White House spokesman Jay Carney downplayed reports on Thursday that small business will not be able to enroll online to join Obamacare's insurance exchanges on Oct. 1
Carney said that business would be able to enroll via mail and that the delay in online enrollment would have little practical effect.
“What is absolutely true is that on Oct. 1, everyone will be able to enroll one way or another,” he said.
Carney added that businesses, unlike individuals, have an open enrollment period to sign up for the new health care exchanges, which he said was a key distinction.
“It's forever open, a monthly process,” he said. “They will be able to apply for the tax credits Oct. 1 and they will be able to enroll for these programs Nov. 1.”
Health and Human Services Secretary Kathleen Sebelius on Thursday also minimized the significance of the latest delay, noting that small business owners would still be able to go online on Oct. 1 and view their options for purchasing insurance plans.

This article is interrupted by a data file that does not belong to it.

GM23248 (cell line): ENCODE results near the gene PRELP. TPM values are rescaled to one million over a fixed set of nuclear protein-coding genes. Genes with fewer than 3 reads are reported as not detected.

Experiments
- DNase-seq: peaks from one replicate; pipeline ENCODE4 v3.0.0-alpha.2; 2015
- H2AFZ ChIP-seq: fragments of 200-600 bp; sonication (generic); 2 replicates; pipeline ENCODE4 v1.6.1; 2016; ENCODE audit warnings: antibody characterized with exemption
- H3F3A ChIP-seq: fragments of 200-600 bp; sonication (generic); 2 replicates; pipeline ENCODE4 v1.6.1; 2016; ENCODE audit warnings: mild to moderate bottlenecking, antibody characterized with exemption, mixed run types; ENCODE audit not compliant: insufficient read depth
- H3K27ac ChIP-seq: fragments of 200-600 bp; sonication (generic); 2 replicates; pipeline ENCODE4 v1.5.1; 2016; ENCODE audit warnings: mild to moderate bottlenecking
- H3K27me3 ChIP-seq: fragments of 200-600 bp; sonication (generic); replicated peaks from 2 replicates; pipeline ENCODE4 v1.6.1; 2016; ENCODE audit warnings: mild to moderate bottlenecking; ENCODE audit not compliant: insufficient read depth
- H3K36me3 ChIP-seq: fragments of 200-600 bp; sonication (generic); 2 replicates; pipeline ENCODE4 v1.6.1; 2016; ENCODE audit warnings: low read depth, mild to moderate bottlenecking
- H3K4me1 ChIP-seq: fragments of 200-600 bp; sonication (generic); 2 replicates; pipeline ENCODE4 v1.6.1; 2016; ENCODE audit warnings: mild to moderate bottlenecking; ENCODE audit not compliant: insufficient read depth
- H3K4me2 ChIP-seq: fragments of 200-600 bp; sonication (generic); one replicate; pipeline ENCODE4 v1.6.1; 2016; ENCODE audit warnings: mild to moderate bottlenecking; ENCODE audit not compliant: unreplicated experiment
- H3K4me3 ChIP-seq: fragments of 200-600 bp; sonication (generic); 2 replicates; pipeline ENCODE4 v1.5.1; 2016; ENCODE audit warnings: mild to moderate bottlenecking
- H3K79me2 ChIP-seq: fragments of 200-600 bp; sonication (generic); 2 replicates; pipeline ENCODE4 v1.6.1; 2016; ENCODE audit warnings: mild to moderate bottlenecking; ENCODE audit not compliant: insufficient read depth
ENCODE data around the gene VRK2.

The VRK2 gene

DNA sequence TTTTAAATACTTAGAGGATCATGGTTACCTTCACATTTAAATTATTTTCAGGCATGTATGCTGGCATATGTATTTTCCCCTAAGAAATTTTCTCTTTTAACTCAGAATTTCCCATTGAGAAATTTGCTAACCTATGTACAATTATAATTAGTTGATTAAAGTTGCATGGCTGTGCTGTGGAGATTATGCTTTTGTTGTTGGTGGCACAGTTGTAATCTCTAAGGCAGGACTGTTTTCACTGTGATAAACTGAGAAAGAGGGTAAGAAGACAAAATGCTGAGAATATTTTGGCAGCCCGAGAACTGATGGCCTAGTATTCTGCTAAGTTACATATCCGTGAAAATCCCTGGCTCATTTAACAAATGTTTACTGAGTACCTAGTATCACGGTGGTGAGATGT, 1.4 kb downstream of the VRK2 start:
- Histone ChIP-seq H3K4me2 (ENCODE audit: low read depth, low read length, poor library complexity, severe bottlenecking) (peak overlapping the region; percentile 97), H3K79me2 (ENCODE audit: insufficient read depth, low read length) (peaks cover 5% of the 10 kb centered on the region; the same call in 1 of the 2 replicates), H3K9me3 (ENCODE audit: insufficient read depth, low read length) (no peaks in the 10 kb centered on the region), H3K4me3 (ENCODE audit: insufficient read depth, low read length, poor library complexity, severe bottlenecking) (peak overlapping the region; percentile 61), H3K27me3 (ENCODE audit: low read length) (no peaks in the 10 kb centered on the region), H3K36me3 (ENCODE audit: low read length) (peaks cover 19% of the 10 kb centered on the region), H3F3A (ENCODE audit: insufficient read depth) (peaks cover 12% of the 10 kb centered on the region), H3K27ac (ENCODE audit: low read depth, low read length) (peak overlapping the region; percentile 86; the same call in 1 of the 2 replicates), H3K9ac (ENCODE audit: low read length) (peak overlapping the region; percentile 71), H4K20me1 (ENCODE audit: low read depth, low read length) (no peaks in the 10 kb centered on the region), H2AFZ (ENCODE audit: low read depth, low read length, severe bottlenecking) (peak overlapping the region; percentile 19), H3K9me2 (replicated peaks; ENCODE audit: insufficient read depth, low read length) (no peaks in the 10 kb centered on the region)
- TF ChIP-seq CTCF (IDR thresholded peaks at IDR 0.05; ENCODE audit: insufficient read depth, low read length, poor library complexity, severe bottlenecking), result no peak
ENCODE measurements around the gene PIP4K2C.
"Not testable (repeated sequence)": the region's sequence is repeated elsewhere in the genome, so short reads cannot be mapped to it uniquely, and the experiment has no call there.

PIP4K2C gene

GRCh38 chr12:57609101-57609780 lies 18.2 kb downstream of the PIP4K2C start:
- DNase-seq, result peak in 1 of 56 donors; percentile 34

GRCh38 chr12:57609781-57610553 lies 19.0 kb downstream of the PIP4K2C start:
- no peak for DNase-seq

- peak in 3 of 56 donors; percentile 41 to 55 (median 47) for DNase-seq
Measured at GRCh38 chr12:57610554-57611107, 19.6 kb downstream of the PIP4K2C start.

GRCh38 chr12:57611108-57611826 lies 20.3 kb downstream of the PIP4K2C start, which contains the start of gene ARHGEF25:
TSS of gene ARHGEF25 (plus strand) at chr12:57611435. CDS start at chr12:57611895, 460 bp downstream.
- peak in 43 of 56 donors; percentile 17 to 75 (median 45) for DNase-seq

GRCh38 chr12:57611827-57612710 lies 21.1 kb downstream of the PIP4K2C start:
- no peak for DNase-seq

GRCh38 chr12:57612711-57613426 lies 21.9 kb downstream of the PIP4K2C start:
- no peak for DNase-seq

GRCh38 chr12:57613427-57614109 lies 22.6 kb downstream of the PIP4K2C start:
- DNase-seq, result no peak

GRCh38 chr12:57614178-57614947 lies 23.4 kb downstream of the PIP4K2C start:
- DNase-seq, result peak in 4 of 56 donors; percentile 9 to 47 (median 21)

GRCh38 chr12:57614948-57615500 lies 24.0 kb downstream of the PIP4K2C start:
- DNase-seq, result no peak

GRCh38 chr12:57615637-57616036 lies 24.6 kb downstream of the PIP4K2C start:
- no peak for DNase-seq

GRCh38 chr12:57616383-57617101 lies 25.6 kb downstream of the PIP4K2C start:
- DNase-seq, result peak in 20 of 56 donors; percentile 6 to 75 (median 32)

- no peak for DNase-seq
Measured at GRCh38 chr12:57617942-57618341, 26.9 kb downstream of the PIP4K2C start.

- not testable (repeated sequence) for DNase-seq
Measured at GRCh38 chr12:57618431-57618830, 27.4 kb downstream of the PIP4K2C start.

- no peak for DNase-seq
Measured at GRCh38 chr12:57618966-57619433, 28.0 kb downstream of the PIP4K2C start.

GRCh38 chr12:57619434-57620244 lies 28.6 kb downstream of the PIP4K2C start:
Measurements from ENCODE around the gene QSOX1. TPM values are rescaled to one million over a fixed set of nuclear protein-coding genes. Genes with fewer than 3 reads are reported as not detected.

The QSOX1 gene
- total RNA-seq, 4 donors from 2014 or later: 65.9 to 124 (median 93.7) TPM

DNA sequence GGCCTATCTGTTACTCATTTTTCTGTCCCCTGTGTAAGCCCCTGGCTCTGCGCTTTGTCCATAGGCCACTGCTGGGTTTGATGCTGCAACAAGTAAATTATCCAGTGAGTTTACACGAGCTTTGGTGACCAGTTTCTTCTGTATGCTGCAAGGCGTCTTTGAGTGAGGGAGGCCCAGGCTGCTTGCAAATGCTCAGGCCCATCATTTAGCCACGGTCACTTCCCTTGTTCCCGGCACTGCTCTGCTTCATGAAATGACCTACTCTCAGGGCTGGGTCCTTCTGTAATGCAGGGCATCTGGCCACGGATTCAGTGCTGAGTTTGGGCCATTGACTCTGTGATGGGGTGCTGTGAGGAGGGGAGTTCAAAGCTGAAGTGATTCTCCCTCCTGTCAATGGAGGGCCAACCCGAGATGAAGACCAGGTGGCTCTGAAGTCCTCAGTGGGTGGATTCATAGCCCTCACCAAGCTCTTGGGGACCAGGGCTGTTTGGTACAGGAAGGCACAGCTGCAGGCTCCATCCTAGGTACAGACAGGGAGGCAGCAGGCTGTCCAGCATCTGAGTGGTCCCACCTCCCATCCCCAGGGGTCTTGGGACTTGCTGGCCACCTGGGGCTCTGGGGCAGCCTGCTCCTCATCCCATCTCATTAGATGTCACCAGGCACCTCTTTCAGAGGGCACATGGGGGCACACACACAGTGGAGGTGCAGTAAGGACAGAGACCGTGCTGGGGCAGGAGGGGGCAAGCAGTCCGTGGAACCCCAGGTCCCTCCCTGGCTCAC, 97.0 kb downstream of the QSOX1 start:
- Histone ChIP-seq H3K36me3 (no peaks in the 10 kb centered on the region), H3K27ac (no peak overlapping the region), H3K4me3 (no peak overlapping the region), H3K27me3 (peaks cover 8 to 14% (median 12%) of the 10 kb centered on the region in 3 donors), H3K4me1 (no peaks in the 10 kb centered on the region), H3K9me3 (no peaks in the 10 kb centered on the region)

The businesses “on Nov. 1 can go on and actually enroll in the plan that's best for their employees,” she said Thursday on MSNBC's “Now with Alex Wagner.”
The delay for online enrollment for small firms, first reported by the Associated Press and Politico, is the latest setback for the president's signature legislative achievement.
Small business owners will not be able to enroll online starting Oct. 1, as previously planned. Instead, they will initially have to mail or fax their information so that they can enroll, the AP reported.
Over the summer, the administration said it would delay the mandate that forces employers with at least 50 full-time employees to provide affordable insurance or pay a penalty, as well as the cap on out-of-pocket costs.
The timing of the reports was awkward for the administration, coming as while Obama was delivering an address in which he argued Obamacare is “here to stay.”
“Go check it out for yourself; make up your own mind,” he told an audience at a community college in Maryland.